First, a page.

It has been a lousy year for expat bands in Korea, first with indie-pop trio Nice Legs' breakup, and this week with hardcore punk band Yuppie Killer calling it quits.
Yuppie Killer, once described by Groove Magazine as "possibly the loudest band in Korea," has one final show and album in them, both due this weekend.
"The average life expectancy of a hardcore band is demo, EP, LP," said guitarist Ian, who's been with the band since its start in 2012. "So by that metric, we're senile and retired to a farm upstate."
"Yuppie Killer is breaking up because it's time," said vocalist Tim. "I mean, c'mon, is a band like Yuppie Killer, in any universe supposed to last this long? We wrote the songs we wanted and that's that."
Ian is returning to Toronto, Canada, and Tim, also a Canadian, is moving on to Europe. The remaining two members plan to stay in Korea, continuing to make music on their own projects.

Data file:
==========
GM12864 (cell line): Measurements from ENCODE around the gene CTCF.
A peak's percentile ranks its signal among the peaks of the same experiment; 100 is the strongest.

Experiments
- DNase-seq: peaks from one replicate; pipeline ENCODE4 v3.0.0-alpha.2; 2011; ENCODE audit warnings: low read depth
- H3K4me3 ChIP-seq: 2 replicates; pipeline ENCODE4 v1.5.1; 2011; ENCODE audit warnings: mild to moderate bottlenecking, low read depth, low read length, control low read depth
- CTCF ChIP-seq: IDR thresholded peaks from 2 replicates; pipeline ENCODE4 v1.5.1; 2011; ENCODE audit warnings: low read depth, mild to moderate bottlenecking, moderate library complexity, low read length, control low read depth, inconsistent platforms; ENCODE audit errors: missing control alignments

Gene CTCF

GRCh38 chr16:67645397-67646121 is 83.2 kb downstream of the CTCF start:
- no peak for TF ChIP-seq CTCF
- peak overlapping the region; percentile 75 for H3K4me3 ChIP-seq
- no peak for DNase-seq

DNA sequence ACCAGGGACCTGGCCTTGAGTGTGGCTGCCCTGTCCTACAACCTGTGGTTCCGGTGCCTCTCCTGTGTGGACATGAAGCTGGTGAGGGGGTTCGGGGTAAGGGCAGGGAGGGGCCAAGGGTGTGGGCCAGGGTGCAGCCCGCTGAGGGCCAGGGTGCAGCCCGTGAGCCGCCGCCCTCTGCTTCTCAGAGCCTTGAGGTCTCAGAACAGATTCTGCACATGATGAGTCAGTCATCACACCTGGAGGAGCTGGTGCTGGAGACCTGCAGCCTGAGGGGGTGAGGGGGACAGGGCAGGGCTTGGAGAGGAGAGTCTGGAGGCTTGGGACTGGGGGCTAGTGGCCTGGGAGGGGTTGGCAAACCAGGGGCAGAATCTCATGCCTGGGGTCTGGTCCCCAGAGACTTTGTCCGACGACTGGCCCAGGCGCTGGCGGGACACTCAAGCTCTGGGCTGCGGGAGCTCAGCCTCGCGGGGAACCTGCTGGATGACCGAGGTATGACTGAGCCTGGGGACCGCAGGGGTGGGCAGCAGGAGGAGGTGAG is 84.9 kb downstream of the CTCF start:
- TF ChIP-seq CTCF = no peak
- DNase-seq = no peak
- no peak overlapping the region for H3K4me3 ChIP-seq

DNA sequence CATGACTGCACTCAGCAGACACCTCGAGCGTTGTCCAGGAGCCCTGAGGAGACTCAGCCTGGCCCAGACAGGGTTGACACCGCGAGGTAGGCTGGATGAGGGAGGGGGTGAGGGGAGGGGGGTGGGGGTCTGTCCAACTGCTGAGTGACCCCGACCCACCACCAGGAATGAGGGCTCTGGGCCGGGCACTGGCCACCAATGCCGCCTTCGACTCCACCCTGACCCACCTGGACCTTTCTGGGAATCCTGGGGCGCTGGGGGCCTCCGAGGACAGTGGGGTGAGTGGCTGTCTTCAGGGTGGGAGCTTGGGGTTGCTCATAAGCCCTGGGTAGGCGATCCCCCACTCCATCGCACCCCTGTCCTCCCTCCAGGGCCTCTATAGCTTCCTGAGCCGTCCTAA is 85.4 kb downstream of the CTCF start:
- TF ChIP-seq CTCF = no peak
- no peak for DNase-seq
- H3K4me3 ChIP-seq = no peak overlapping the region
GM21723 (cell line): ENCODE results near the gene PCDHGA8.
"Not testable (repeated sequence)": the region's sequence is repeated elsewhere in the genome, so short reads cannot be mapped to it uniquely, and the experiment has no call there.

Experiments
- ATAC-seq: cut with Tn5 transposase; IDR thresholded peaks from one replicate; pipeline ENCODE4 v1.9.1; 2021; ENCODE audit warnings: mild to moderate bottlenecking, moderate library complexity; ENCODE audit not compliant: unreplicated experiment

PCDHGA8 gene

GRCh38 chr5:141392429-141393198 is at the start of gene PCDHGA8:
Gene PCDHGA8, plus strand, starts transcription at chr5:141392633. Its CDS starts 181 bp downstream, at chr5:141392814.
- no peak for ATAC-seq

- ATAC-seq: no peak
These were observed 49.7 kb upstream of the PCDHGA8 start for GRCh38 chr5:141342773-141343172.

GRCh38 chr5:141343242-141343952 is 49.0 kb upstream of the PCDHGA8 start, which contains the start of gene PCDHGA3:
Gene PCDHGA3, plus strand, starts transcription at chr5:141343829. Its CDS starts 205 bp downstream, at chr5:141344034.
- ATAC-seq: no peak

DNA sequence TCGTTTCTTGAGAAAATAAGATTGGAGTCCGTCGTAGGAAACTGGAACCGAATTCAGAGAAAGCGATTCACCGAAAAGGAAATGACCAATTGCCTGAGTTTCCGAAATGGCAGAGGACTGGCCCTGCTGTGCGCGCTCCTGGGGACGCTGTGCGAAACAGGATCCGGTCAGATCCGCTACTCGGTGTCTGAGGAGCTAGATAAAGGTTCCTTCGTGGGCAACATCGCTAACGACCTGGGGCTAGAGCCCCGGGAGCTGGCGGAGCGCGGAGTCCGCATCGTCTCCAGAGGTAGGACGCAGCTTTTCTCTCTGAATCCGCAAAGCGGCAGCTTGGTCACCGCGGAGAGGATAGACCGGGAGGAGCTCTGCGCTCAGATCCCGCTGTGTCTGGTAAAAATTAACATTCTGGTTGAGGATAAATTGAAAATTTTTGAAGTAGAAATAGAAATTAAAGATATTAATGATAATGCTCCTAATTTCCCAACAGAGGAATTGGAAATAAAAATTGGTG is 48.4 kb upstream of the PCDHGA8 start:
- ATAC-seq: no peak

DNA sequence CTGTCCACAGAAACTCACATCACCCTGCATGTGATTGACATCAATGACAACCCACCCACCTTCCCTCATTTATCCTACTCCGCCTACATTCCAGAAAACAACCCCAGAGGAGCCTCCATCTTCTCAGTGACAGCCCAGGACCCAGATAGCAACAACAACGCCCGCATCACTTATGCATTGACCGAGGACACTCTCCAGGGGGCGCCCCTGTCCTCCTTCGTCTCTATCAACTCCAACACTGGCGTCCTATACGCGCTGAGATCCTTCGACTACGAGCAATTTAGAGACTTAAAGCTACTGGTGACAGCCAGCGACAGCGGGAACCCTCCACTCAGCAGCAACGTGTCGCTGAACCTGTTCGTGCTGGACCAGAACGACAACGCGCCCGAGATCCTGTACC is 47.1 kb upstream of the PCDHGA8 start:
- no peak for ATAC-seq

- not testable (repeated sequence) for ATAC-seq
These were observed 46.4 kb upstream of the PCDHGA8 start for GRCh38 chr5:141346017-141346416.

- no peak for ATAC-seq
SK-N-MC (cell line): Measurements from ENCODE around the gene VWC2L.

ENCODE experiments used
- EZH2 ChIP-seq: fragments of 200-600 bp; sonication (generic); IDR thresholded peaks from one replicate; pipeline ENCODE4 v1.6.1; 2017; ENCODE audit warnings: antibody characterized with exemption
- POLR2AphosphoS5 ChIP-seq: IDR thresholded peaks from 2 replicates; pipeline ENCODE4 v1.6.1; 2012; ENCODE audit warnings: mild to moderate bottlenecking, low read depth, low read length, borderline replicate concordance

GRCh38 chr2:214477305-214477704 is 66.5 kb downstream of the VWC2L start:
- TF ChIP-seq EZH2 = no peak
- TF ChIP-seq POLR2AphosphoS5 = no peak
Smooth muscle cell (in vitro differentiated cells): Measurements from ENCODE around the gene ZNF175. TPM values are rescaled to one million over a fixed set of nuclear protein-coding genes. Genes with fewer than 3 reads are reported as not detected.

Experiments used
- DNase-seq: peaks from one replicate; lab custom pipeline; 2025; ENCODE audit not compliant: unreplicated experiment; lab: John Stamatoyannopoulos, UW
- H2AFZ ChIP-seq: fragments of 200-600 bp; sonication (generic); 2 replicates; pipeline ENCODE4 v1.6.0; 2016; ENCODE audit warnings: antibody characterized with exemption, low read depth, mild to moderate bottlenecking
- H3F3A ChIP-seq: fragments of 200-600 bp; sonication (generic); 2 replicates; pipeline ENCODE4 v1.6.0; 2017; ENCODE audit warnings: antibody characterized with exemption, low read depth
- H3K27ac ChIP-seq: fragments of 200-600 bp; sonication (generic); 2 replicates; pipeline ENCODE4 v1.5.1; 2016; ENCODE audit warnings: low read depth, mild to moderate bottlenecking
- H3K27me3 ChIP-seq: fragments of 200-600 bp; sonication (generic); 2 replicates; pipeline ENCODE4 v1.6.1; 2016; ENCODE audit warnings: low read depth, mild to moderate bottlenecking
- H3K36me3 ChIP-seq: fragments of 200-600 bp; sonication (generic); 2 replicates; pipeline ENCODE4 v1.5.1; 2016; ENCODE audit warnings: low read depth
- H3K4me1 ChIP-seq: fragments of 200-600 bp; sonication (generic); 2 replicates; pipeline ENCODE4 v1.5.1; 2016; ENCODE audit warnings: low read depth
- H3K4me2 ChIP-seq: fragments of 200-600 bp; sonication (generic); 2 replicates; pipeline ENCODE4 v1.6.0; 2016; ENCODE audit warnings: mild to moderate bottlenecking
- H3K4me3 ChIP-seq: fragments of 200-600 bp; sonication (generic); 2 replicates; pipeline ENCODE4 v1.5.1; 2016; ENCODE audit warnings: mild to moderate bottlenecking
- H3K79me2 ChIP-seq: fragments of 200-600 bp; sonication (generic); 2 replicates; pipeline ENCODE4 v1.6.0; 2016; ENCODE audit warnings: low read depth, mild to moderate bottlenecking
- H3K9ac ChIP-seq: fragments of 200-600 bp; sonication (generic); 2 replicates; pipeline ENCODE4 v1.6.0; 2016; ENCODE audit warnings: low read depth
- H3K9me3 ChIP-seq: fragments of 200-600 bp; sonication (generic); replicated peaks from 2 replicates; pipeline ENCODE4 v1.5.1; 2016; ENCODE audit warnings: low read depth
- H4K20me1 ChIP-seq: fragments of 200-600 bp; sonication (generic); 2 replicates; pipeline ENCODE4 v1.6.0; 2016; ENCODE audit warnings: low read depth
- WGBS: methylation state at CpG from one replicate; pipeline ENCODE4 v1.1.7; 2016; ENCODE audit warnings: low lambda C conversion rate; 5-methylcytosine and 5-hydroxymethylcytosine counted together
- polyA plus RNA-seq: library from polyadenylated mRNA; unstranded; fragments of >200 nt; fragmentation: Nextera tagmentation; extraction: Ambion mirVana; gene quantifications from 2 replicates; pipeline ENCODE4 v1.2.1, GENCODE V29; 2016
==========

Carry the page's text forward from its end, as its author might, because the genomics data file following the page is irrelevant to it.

The band's breakup has been known for months, though its inevitable arrival has affected friends and fans. Many have reminisced on social media about their favorite Yuppie Killer moments, from hosting concerts in their tiny basement practice room and mixing memory-wiping cocktails with random liquors, to dogging energy drink maker Hot6 for an endorsement deal and advertising their shows on Craigslist.
"Never saw them actually killing a yuppie," one friend joked. "Very disappointed."
"We had a lot of great memories doing this, a lot which can never see print, but man, you can't say the Yuppie Killer crew didn't bring the party," Tim said. "I'm real proud of what we did. I hope we showed Seoul you don't have to be this type or that type and limit yourself to one style of music or community."
Yuppie Killer takes the stage one last time at GBN Live Hall in Mullae-dong, southwestern Seoul, with seven other bands, Saturday. Doors open at 6:30 p.m. and entry costs 10,000 won, or 7,000 won for minors.
Their album, a split with Ian's other band Tokki Jot, will be their fourth album since forming in 2012. Proceeds made from offline sales will be donated to the Citizens' Alliance for North Korean Human Rights (NKHR).
"We directly sounded like no other band ever and that's something I'm proud of," Ian said. "When we were on, we were feral."